Here's how to make a difficult situation less trying

Following the recent research by Carnegie Mellon University indicating that divorcing parents can lead to longterm ill health in children, we caught up with divorce expert Sonia Limbada from Divorce Negotiator

Specialising in providing realistic advice to keep proceedings amicable for divorcing couples, her job is to help couples reach an agreement together while avoiding the stress of court.

‘Let’s face it, as painful as divorce is, it is often hardest on the children. No matter how much we wrap them up in cotton wool, protecting them from this distressing experience is rarely possible or even practical. Over my years as a divorce expert at Divorce Negotiator, I’ve learned the harsh truth that divorce will negatively impact children in one way or another. In fact, a recent study by Carnegie Mellon University confirmed that a divorce can actually lead to longterm ill health in children.

So, what steps can we take to support them? Unfortunately, there are no magic fixes. Like all human beings, children react to situations in different ways and what is appropriate for one child may not necessarily be right for another.

Parents must be led by their children’s individuality and their ability to cope with stressful situations before they decide on the right approach. The key point to remember is that, as a parent, you can’t stop the impact of divorce on your children, you can only limit its effect.

Here are some handy tips that could help parents deal with some common issues that arise during divorce.’

Inform

‘Go and speak with your children’s school teacher and any other key staff. A simple conversation to alert them that the family is separating can help to keep your children settled in their daily school environment. Explain the set up that you have at home and what changes are expected.

It is also important to get information. Key questions to ask the teacher include: have the children displayed any change of behaviour in school? Are they still performing at the expected level? Has their concentration level dropped and how are they interacting with friends and staff?’

Document

‘No matter how much you think you have your arrangements in check, draw up a parenting agreement with your ex-partner. This will focus your mind on how the children will be cared for and will incorporate things you may not have thought of, such as who will attend parents’ evening and school plays.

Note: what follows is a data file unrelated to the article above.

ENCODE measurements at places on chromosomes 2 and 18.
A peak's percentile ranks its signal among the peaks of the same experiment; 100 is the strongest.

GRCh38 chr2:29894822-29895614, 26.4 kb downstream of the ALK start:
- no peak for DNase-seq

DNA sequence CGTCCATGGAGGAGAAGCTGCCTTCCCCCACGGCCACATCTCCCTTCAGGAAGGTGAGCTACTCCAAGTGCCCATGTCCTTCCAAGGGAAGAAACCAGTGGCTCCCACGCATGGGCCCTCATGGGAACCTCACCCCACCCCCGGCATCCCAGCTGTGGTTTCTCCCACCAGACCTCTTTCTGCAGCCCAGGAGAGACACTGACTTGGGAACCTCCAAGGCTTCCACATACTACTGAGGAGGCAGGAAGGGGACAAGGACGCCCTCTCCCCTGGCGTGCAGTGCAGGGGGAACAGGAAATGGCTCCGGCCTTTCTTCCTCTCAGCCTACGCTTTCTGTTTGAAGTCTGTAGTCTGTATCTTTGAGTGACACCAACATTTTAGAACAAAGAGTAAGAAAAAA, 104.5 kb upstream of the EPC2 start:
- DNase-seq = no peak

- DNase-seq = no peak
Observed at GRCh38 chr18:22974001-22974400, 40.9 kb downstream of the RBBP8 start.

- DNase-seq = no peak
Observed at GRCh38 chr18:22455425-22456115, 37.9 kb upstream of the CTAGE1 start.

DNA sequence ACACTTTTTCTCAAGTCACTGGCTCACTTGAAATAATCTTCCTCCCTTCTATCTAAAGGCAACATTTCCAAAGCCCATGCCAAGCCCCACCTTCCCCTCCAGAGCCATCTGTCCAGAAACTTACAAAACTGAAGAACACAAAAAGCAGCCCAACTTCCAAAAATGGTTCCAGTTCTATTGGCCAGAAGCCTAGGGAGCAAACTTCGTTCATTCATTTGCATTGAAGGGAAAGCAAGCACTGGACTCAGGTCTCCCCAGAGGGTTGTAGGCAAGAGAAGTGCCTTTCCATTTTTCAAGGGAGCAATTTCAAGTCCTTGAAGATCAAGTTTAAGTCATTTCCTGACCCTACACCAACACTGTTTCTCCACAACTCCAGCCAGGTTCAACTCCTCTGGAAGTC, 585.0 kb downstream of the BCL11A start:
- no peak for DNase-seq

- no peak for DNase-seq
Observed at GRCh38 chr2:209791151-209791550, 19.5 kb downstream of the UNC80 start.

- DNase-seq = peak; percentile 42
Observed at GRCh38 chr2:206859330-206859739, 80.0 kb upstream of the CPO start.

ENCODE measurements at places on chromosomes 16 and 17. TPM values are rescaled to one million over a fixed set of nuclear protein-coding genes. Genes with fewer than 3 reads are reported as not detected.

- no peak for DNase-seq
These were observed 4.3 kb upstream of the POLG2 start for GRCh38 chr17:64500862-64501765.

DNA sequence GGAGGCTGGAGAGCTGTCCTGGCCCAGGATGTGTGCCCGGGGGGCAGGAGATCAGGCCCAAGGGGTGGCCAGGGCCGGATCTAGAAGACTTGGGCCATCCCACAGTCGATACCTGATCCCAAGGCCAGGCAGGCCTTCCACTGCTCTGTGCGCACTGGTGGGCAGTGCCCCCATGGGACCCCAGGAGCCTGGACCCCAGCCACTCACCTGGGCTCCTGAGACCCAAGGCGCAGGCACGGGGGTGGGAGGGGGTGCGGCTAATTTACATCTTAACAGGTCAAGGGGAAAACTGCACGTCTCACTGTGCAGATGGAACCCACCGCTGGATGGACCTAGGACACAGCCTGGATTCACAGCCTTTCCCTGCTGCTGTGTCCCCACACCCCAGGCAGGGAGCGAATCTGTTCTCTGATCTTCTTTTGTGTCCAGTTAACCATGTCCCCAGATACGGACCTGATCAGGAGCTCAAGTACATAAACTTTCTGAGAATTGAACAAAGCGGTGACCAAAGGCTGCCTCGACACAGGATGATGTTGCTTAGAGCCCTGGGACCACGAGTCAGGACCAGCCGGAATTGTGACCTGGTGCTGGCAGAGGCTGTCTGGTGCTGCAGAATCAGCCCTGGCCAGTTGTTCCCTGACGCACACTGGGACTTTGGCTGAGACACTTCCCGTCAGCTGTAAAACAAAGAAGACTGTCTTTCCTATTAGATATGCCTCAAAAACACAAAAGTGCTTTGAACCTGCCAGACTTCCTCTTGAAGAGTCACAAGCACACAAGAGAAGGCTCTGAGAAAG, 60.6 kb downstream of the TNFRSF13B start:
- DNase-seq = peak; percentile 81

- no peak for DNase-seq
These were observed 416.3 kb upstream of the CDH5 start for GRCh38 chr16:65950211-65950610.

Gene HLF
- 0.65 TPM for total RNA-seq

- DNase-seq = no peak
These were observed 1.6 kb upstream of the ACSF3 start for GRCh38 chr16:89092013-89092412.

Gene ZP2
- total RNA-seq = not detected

When writing up an agreement, remember that it is about what is best for your children. Important things to consider are who will look after the children if the resident parent falls sick, where they will spend their school holidays and special occasions like birthdays and Christmas, what decisions the parents need to consult each other on, and how new partners will be introduced.

A parenting agreement is not set in stone and can be modified to suit changing circumstances. Try to make sure that you have the same rules in each house, as this will ensure that the children know where they stand and will stop them from playing one parent against the other.’

Reach out for help

‘Don’t wait until you’re falling apart. Arrange for a friend or child-minder to take the children out for a fun day and take time out for yourself, even if you spend the day wallowing – we are all allowed to have a bad day. You cannot take care of your children if you are not taking care of yourself.’

Talk

‘All children have different ways of dealing with their emotions. Make sure they have someone to talk to. Children often protect their parents and will not necessarily share their feelings out of fear that they may hurt them or cause them more pain.

Make it clear that they can come to you with anything, but also designate another adult that they can turn to when things get too much. Make sure they know how to contact that adult and assure them that they can have a discussion in private.

If you are the non-resident parent, it is equally important that you discuss your children’s emotions with them. However, please remember that children do not need to know everything that is going on in a divorce and it is normal to protect them from certain things.’

Plan

‘Make sure that your contact arrangements and holidays are planned in advance. Let your children know what is happening and if plans change, spin this in a positive light.

Your ex-partner may have let the children down, but telling them this doesn’t do any good. If your ex-partner is typically unreliable and you know that they are unlikely to stick to the agreed plan, always have a back-up, i.e. ‘Mum/Dad may take you out over the weekend, but if they can’t then we will go out to lunch instead’.

Ensure that the line of communication is always kept open with the other parent and never restrict contact unless the children are at genuine risk. A parenting agreement helps to keep parents focused, and a regular review of the agreement ensures that communication is open and ongoing.’

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